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But whatever you do, don’t piss him off.

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Of course, if you’re a sassy bad-ass lady you can push his buttons to your heart’s delight.

The tenth Doctor has his fair share of companions. All of which are wonderful characters who compliment his eccentricities with just the right amount of love, friendship, and a willingness to trust a madman in a blue box.

And then there’s Donna Knoble.

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Get in the box!

Speaking of gingers…

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David Tennant manned the TARDIS from 2005-10, and when it was his turn to regenerate (um, the second time) I mourned the loss for nearly a year. I was so upset that I refused to watch any of the new episodes with his replacement.

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But then one day a friend convinced me to give the new Doctor a chance.

The eleventh Doctor, Matt Smith, made me laugh and helped dry my tears. He was funny, but in different ways from David Tennant. The tenth Doctor was cool and sexy, but Matt Smith somehow managed to make geekiness sexy in a way that I never thought possible.

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Befuddled, easily embarrassed, a bit narcissistic, and deeply loyal to the people he cares about, he makes all things uncool seem super cool.

Remember what I said about glasses? Yep. Men become instantly more attractive when they put on a pair of specs. Weird hats are cool too.

You know what else is cool? Just about everything this Doctor does. Like helping his artistic friends who suffer from crippling depression see the value of their creations.

But seriously, though.

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I will never not cry while watching this scene.

Or the intimate relationship he has with his time machine that places us somewhere in the Uncanny Valley.

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Anthropomorphic time machines create unsettling sexual tension for Time Lords.

Or the fact that he falls in love with and marries a psychotic archaeologist who happens to be the daughter of his companions in a weird wibbly-wobbly timey-wimey plot twist. SPOILERS, SWEETIE!

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Fuck Nazis!

Best. Companion. EVAH!

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Okay, these companions are pretty freaking fantastic, too.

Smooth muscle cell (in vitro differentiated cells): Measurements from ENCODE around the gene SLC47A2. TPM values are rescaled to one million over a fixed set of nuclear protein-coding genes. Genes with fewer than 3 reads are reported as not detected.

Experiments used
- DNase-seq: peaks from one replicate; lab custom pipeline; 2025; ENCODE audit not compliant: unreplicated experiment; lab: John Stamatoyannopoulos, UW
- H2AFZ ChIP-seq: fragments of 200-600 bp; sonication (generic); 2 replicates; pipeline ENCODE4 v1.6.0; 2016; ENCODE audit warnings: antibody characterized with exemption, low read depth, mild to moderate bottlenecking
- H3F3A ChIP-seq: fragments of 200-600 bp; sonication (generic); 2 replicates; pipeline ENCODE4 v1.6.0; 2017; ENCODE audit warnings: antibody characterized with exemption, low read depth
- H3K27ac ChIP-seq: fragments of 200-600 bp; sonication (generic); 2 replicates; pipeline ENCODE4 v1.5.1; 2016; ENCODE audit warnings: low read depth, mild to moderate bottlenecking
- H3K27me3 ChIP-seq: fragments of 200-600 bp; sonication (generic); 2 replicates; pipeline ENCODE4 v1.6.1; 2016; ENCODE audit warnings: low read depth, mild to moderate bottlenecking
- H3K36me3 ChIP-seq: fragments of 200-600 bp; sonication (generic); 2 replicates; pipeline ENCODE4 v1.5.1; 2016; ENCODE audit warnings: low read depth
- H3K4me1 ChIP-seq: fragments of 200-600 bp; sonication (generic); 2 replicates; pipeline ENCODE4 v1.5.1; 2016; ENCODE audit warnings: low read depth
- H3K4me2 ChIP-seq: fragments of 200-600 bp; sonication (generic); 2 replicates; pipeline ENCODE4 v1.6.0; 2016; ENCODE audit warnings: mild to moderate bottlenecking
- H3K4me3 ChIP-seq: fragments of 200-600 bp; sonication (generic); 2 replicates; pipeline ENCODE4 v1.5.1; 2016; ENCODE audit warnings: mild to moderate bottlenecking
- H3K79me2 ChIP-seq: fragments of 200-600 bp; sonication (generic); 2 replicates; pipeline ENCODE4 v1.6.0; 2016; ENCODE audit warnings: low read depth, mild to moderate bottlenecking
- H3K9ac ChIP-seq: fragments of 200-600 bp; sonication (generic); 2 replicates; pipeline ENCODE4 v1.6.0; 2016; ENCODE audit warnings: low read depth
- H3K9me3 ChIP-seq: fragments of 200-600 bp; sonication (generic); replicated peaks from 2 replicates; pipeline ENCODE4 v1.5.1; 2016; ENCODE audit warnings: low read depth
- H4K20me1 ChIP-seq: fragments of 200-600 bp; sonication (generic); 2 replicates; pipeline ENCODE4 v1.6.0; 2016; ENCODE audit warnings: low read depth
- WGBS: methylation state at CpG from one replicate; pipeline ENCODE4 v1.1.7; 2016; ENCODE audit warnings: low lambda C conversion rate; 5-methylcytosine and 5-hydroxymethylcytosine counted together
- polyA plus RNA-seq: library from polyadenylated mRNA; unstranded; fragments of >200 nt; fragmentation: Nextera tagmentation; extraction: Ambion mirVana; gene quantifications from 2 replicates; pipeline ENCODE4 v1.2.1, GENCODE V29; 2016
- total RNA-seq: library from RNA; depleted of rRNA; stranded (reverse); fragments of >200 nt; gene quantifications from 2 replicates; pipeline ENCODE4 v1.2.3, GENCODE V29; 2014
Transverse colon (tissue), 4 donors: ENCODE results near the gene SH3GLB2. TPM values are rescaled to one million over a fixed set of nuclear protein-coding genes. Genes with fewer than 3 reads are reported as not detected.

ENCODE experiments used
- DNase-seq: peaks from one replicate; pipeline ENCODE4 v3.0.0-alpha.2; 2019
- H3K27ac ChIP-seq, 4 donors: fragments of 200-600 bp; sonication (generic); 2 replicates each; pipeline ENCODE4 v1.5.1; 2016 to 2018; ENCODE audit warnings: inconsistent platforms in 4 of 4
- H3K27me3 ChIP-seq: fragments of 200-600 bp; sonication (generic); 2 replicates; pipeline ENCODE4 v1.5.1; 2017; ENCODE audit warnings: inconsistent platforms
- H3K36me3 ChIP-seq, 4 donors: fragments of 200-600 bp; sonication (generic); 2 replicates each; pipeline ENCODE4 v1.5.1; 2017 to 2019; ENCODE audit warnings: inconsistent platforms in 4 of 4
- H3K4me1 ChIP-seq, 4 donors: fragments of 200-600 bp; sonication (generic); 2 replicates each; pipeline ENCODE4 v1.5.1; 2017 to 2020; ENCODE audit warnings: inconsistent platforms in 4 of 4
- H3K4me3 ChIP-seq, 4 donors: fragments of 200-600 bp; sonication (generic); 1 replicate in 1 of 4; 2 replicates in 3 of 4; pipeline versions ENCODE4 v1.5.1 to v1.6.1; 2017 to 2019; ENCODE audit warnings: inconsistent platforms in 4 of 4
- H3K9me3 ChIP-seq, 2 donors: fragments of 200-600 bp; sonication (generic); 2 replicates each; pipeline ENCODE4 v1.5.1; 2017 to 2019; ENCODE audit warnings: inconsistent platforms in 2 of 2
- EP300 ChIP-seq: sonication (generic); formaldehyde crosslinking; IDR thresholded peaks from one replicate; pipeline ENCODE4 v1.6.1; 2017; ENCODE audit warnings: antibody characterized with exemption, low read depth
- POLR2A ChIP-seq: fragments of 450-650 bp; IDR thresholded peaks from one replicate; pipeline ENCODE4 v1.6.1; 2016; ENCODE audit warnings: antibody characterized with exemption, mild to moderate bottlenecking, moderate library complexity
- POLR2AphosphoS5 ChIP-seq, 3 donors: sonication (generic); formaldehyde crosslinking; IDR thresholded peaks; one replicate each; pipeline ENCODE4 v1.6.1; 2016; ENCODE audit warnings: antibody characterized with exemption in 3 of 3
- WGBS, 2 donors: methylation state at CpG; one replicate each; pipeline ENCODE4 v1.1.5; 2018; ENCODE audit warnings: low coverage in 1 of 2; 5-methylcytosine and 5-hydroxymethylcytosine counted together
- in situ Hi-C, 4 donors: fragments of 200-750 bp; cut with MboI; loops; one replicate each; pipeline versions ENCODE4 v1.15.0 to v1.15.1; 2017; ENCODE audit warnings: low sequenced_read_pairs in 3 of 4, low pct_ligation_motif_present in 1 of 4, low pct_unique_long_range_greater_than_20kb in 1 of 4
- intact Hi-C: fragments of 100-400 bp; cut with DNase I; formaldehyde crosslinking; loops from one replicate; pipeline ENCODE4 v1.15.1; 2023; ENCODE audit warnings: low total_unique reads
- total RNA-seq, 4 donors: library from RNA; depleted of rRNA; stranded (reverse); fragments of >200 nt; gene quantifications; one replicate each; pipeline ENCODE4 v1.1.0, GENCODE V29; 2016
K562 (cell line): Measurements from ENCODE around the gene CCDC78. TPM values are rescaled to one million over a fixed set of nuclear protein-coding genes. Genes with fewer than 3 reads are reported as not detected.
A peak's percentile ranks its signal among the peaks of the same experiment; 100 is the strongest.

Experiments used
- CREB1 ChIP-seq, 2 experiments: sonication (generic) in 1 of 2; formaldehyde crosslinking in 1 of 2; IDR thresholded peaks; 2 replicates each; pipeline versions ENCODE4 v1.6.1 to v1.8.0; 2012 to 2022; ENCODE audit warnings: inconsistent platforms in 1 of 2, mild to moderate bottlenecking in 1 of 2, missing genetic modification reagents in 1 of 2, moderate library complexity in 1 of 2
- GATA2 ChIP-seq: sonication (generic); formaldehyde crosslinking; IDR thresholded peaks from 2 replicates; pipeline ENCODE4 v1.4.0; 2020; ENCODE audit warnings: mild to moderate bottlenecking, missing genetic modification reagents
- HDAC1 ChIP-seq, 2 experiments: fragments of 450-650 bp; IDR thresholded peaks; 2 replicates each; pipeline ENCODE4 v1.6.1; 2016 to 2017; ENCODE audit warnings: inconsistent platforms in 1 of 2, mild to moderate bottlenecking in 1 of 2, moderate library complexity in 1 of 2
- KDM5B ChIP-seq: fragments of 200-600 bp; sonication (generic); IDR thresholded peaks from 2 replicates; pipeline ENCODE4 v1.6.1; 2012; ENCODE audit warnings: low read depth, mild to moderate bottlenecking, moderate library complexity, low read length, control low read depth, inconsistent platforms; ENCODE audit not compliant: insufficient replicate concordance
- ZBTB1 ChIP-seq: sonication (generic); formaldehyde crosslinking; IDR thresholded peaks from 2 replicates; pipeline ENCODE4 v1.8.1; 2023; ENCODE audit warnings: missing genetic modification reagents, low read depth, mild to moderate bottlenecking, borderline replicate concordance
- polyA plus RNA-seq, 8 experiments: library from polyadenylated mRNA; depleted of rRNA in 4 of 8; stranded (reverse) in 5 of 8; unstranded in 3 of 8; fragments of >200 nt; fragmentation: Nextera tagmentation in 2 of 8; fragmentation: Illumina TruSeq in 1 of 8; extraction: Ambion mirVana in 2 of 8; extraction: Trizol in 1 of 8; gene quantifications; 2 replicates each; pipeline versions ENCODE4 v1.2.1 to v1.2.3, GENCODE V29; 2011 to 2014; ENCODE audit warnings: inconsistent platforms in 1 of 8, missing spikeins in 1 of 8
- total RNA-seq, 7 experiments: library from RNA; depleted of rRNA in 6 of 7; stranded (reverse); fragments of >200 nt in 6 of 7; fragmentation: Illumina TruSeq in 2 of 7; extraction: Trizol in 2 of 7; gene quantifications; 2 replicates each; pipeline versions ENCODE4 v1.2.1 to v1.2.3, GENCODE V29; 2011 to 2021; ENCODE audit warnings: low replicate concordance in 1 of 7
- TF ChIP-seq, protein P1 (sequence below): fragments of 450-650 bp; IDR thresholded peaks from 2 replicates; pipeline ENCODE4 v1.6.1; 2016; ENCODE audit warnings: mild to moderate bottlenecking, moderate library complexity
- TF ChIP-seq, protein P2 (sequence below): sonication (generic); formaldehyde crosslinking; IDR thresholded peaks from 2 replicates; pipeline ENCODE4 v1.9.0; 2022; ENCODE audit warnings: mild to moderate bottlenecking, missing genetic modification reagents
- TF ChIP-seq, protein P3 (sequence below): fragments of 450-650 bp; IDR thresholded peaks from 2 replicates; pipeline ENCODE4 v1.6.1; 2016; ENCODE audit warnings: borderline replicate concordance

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Mum and Dad

Oh, alright. These companions aren’t too shabby either.

And don’t even get me started about Mark Sheppard.

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Dr. River Song (Melody Pond) appears unexpectedly, but not randomly throughout the Doctor’s timeline, and is always full of surprises. Like when she meets the tenth Doctor.

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Would kissing the tenth Doctor count as adultery?

But the eleventh Doctor is her Doctor.

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On your wedding day, the greatest gift a bride can receive is the name of her groom.

And this. This. I can’t even. MORE SPOILERS, SWEETIE!

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It’s true. I totally have the hots for the twelfth Doctor.

But before I start talking about the twelfth Doctor, let’s talk a little bit about one of my favorite days ever. “The Day of the Doctor.” Not one, not two, but three Doctors in one story line, and a glimpse at the Time War on Gallifrey. Shut the front door! We meet the War Doctor and witness his actions the day he stole the TARDIS. And, the legend begins. Or ends?

Back to the fact that the War Doctor is joined by ten and eleven in this feature-length episode I got to see in a MOVIE THEATER! It was like a mini Doctor Who convention, and I will cherish that memory forever. This episode was a love letter to fans all over the globe to celebrate the 50th anniversary of Doctor Who.